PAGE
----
There’s so much to write about this week.
Should I give you my take on the Mets’ unseemly firing of Willie Randolph? Should I shift my focus to November when we must go into the Presidential election without the late, great Tim Russert and his white board? And when the legality of all those new same-sex marriages in California will be up for grabs because of a ballot initiative to amend us out of a currently inclusive state constitution?
Well, since I know a lot more about LGBT issues and politics than I do about baseball permit me to say that I’m disappointed that the Mets let Randolph go. His calm elegance in the face of recent baseball hysteria set a good example for players and managers alike. I was happy that at least one of New York’s two Major League teams finally had an African-American manager. And, let’s face it, the Mets did better with him as manager than they had in quite a while.
Unfortunately the old adage of sportsman-like conduct, “it’s not whether you win or lose but how you play the game” just isn’t cutting it anymore. As goes baseball, so does our other national pastime—politics. It’s no longer about statesmanship and bipartisan honor—we’re far from that these days. Now, politics is just about winning at all costs.
What we’re about to see in the upcoming presidential election will make all other races pale in comparison—that’s why it would have been so good to have Tim Russert around. He had a way of getting to the heart of matters at hand and in the last few years, didn’t shy from asking presidential contenders their views on LGBT issues, most specifically same-sex marriage.
The difference between Barack Obama and John McCain on LGBT concerns is stark. Obama is supportive on all our issues except for same-sex marriage. He does support civil unions and providing us with the same rights and responsibilities as straight, married couples. I think he understands the “rose by any other name” dilemma he’s in but the bottom line is he wants to get elected and same-sex marriage isn’t the issue to run on.
McCain on the other hand is not supportive of our issues despite what the Log Cabin Republicans say. For those of you who don’t know, Log Cabin Republicans are Gay Republicans—yes, Virginia, there are Gay Republicans and they mainly vote their pocketbook not their personal well being. While they haven’t endorsed him yet, Log Cabin features McCain prominently on their website and talks about how the Senator has a long, friendly relationship with the organization and that he’s even met gay and lesbian Republicans.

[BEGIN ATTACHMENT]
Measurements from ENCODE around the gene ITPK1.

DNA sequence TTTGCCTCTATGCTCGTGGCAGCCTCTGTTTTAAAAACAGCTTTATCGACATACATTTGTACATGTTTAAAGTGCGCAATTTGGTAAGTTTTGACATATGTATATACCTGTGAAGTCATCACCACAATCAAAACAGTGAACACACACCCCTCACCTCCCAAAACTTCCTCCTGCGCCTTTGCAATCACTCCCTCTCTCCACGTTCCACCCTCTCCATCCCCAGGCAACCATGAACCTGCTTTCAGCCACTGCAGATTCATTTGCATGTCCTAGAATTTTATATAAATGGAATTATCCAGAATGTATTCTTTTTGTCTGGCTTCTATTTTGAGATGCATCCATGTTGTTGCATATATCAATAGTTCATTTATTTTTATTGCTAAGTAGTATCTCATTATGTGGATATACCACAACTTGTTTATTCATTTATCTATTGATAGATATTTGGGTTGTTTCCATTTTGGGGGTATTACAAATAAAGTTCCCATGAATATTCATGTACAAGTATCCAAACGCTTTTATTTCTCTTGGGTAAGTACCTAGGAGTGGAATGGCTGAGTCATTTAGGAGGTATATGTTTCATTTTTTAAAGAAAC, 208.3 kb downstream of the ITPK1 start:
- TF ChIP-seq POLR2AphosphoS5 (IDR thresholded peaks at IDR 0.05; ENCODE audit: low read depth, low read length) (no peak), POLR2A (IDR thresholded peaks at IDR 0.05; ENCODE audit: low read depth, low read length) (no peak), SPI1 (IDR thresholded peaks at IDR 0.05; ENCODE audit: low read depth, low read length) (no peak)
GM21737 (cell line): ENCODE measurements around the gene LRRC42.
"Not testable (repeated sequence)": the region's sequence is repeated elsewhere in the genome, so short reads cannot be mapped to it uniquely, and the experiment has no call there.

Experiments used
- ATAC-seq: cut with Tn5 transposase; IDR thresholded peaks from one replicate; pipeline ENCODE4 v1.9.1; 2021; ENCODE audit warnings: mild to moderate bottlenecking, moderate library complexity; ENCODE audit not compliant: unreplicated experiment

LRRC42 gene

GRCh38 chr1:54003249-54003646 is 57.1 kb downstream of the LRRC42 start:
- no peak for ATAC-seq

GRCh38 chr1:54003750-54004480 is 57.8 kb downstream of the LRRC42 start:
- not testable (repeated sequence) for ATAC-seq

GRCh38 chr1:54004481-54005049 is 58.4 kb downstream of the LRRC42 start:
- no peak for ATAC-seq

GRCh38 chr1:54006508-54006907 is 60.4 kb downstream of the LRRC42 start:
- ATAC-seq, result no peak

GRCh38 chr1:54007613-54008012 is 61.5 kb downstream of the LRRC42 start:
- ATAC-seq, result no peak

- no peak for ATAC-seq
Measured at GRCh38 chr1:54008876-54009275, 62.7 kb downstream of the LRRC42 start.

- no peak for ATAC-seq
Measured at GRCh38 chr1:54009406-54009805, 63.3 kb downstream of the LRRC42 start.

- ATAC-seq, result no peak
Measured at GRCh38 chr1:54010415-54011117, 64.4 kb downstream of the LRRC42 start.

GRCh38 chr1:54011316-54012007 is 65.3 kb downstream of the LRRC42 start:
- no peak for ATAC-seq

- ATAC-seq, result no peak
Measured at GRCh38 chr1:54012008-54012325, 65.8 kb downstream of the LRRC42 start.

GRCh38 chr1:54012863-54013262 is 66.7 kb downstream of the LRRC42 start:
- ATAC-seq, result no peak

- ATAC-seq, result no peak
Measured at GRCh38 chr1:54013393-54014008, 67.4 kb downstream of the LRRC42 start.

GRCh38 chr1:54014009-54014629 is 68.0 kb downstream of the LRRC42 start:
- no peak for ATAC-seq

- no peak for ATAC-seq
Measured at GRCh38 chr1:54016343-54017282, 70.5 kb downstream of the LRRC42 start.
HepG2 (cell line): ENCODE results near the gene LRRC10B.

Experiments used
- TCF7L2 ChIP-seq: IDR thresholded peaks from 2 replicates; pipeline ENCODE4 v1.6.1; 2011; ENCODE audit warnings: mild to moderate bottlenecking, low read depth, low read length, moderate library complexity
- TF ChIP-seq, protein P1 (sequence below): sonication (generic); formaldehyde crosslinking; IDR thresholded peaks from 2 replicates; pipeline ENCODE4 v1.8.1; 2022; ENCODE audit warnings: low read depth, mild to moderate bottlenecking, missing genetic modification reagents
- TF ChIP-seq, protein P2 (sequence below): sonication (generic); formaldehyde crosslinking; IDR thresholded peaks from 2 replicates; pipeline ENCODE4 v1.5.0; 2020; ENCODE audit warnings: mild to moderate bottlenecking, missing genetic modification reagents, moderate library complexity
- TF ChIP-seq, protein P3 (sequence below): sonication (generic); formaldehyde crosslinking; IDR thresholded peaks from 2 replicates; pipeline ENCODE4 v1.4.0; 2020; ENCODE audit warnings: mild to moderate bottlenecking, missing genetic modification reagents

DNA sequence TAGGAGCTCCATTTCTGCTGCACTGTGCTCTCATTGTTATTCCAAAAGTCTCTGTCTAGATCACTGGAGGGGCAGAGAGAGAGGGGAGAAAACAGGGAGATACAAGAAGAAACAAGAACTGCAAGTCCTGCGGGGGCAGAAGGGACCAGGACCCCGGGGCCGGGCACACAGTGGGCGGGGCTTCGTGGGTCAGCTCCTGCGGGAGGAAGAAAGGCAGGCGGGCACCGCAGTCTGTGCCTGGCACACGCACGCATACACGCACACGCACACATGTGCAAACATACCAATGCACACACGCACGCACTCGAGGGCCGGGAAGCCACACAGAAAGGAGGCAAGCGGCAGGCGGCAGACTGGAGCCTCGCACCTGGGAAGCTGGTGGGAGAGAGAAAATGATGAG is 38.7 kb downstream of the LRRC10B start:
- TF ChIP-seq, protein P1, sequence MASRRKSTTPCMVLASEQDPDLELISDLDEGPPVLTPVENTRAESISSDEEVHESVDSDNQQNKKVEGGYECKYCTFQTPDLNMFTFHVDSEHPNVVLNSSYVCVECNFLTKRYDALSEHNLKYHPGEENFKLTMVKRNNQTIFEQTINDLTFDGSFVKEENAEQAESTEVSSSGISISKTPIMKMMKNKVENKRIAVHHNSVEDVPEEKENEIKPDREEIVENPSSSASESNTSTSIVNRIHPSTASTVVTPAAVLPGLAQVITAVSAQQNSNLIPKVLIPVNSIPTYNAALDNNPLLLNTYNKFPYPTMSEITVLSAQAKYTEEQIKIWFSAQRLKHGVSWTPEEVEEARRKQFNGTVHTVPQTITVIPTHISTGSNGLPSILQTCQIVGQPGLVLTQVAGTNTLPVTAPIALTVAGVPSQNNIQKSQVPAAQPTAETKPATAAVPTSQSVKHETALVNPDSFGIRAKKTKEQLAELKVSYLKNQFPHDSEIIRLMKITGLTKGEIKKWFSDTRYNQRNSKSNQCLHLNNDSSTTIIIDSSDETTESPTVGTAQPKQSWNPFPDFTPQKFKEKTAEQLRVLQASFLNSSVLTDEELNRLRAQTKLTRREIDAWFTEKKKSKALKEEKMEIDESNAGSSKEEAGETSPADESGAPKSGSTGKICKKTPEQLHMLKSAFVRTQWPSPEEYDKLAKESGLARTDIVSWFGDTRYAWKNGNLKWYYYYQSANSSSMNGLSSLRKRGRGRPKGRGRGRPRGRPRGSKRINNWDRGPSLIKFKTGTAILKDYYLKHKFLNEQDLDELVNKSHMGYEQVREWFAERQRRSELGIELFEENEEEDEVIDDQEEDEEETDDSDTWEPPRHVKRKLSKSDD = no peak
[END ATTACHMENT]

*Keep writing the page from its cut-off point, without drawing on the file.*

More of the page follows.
We all know that in the rough and tumble world of politics, warm and fuzzy does not cut it. McCain is no friend to the LGBT community. He’s against the Employment Non-Discrimination Act and the Matthew Shephard Act also known as the national hate crimes bill. He’s for Don’t Ask, Don’t Tell and supports the ballot initiative in his own state this November to ban same-sex marriage. He does not support civil unions or repealing the Defense of Marriage Act. With friends like John McCain, we know who our enemies really are.
But, that’s not all. McCain is also bad for our health. He has flip-flopped so many times on Roe v. Wade that we have to go with his February 2007 Associated Press quote when he said the right to reproductive freedom should be overturned. He also supports S. Dakota’s law that outlaws all abortions, even for those pregnancies that are a result of rape or incest.
Like most anti-choice politicians, he’d rather see women barefoot and pregnant. Perhaps that’s why he opposed spending $100 million to prevent unintended and teen pregnancies and opposes legislation that would mandate abstinence-only programs to be medically accurate and scientifically based. He opposes requiring insurance companies to cover prescription birth control and supports the “global gag rule” that bars foreign non-governmental organizations from receiving U.S. family planning assistance if the organization uses its own money to provide abortion services, information or advocacy on behalf of pro-choice laws and policies in its own country.
The Mets may not have Willie Randolph’s calm competency and Meet the Press will never be the same without the passion and diligence of Tim Russert, but one thing is for sure—winning IS everything in this presidential election because we all have a lot to lose if John McCain gives Bush a third term.